Rules for Republicans
Use Obama’s playbook against him.
The two of us—a marketing professor and a political analyst—have just published a book about the highly successful Obama presidential campaign of 2008. We have distilled a number of lessons from our research. Since the Obama camp already knows these lessons firsthand, we call them “rules for Republicans” and have presented them to a number of the 2012 Republican presidential campaigns. In summary, here they are:
The Obama brand isn’t what it used to be.
Rule 1: Define your “big idea.” What is the overarching theme of your campaign? What is the first thing you want people to think and say about you? What do you stand for? What does your candidacy mean? This is harder than it looks. In answering these questions—which are really all the same question—you are creating your brand. In doing so, remember two things. First, a successful brand will reflect what people actually want, not what you think they should want. Your campaign needs to be voter-centric, not candidate-centric. You are a vehicle for responding to the hopes and fears of the American electorate. Second, your brand must connect with voters emotionally, not just rationally. Your campaign must speak to voters personally and create an emotional bond between you and them. “Change” was a beautiful brand in 2008.
Rule 2: Sell your benefits, not your features. Electoral success is not a reward for past services rendered; it is about promises for the future. Virginia governor Bob McDonnell has correctly said, “It’s not where you are that matters, it’s where you’re headed.” Do not put your biography, however eminent, at the center of your campaign. Your “experience” is not important in itself; what’s important is how your experience can get voters where they want to go. You have to explain the benefits of voting for you, not tediously list your qualifications. Both Hillary Clinton and John McCain found this out the hard way in 2008. If your campaign is centered around your “experience” or your “record” or your “competence,” you are on the road to defeat. Your biography is useful only in a supporting role. You need to put front and center what President Bush 41 dismissed as “the vision thing.”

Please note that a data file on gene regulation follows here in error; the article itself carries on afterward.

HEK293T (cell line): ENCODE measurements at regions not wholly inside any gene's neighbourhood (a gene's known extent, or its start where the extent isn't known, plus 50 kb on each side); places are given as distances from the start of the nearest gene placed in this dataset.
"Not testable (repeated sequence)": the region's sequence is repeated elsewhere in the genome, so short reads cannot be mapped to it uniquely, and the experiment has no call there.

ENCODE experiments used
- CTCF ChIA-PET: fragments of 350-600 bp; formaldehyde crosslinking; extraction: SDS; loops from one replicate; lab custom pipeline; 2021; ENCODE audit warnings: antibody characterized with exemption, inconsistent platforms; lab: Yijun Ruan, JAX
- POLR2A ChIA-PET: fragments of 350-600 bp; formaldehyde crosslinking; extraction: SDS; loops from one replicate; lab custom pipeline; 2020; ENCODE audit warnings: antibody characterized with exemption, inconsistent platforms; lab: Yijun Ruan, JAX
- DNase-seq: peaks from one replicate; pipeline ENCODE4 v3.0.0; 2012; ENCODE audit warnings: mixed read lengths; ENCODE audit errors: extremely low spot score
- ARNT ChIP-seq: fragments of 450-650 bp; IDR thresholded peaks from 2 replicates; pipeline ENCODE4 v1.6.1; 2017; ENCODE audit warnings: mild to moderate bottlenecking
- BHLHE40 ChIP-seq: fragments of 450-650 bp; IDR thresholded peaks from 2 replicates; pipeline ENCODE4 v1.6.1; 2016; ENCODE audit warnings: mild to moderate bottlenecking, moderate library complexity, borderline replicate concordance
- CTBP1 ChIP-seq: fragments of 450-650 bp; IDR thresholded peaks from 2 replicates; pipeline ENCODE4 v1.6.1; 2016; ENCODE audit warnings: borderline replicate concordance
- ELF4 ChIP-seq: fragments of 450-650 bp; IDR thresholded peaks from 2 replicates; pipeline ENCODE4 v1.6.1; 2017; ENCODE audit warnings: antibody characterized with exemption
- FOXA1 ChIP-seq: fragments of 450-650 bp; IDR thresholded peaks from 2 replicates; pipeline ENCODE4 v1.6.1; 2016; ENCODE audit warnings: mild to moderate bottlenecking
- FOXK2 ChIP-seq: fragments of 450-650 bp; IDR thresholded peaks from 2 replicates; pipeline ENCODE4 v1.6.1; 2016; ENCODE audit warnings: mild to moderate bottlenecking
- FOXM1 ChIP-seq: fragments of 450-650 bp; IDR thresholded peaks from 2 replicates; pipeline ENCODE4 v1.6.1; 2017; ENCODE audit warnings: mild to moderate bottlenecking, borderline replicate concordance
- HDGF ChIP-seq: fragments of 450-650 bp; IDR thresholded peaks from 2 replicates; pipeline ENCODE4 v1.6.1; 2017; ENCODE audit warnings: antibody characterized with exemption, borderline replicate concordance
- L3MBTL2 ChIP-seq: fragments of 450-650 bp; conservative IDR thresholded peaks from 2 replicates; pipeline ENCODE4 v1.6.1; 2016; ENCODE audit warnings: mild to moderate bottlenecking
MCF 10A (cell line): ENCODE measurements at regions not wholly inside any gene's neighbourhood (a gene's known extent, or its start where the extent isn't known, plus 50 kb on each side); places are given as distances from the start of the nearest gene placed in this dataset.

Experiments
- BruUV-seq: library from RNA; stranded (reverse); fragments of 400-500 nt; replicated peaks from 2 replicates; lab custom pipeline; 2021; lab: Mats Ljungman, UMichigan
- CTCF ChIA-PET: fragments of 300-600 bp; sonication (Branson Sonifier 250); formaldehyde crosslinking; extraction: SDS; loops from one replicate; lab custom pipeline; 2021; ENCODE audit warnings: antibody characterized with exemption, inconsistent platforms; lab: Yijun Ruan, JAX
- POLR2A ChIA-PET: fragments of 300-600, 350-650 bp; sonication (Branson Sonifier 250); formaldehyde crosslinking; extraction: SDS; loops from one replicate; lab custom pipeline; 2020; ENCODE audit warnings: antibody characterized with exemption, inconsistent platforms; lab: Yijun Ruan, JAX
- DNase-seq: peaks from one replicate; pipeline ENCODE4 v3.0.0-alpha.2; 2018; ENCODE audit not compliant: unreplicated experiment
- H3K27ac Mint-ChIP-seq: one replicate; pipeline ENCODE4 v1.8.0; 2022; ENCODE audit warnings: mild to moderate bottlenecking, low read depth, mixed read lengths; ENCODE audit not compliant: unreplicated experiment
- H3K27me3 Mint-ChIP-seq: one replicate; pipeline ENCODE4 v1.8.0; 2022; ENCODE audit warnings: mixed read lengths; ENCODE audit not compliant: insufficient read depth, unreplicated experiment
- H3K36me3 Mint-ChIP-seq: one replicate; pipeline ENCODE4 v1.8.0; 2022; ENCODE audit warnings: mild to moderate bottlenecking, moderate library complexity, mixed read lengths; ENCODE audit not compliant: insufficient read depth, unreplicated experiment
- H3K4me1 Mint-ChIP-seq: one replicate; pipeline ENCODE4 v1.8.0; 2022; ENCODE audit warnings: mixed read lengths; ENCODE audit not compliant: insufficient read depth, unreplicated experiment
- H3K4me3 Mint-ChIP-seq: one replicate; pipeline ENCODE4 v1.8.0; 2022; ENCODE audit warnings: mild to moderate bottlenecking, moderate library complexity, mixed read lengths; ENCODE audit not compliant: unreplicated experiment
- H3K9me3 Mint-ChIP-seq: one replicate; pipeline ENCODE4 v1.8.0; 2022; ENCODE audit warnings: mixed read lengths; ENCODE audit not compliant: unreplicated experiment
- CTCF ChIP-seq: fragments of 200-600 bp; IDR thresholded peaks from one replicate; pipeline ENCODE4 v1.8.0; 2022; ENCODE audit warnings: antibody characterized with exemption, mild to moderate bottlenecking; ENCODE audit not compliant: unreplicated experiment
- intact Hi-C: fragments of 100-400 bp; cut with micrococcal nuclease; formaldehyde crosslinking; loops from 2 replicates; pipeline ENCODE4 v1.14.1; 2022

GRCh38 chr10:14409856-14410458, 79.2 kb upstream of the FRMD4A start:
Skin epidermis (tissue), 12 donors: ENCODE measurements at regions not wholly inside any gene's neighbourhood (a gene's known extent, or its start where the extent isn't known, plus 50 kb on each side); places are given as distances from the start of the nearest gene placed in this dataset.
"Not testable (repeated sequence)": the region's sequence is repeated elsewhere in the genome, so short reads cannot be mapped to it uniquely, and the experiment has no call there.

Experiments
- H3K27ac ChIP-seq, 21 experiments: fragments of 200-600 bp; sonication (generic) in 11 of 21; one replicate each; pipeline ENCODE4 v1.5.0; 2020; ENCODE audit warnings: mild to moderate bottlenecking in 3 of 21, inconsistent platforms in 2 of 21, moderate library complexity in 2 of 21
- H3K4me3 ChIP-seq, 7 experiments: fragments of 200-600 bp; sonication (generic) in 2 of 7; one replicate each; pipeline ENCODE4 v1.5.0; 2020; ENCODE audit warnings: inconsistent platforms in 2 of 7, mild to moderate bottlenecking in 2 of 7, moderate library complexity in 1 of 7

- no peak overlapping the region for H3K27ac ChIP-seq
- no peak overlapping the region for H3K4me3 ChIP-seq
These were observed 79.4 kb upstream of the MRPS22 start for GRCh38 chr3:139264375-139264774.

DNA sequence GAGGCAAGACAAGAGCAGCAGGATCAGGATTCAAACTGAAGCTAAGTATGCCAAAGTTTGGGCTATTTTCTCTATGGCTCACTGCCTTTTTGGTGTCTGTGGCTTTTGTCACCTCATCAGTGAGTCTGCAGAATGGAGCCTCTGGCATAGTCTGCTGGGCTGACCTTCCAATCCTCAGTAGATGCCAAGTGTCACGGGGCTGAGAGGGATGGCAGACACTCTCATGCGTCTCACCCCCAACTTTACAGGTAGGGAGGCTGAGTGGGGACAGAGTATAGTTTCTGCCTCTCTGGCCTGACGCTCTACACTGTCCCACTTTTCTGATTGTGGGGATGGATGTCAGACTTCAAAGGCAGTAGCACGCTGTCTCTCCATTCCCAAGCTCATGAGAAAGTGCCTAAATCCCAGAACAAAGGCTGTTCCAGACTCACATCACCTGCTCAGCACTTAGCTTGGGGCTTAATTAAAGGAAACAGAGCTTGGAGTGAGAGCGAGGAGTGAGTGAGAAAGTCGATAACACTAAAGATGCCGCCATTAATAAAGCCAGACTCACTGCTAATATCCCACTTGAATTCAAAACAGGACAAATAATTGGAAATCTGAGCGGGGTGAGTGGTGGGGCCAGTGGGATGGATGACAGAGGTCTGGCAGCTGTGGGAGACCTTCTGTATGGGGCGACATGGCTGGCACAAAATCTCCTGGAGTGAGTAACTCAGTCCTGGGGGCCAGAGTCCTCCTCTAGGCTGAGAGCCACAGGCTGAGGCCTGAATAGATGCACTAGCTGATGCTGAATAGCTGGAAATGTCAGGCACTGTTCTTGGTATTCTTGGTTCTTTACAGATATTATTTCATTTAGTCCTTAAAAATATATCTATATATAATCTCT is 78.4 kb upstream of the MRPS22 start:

Rule 3: Do not dilute your positions to win over middle-of-the-roaders. If that worked, the moderate John McCain would have defeated the very liberal Barack Obama. And Jimmy Carter would have defeated Ronald Reagan. You will never win the presidency by being the lesser of two evils; you have to attract voters to win. Boldness, directness, and honesty will trump subtlety and nuance every time. Just ask Mike Dukakis, George H. W. Bush, Bob Dole, or John Kerry. Stand for something.
Rule 4: Do not let the Obama campaign brand you. Brand him. Your campaign must clearly shape the choices for the American voter. If you do not, the Obama campaign will do it for you—to your detriment. You must relentlessly advance your own brand, and you must relentlessly aim to brand President Obama. If you are not on the offensive, you will be on the defensive. You may not like this, but you have no choice about it if you want to win.
Rule 5: Locate your campaign headquarters outside of Washington, D.C. You will be running against Washington. This may seem obvious—though somehow it wasn’t to the Clinton or McCain campaign in 2008. Even the ultimate Washington insider—the president of the United States—is locating his headquarters far from Washington. Why would you do otherwise?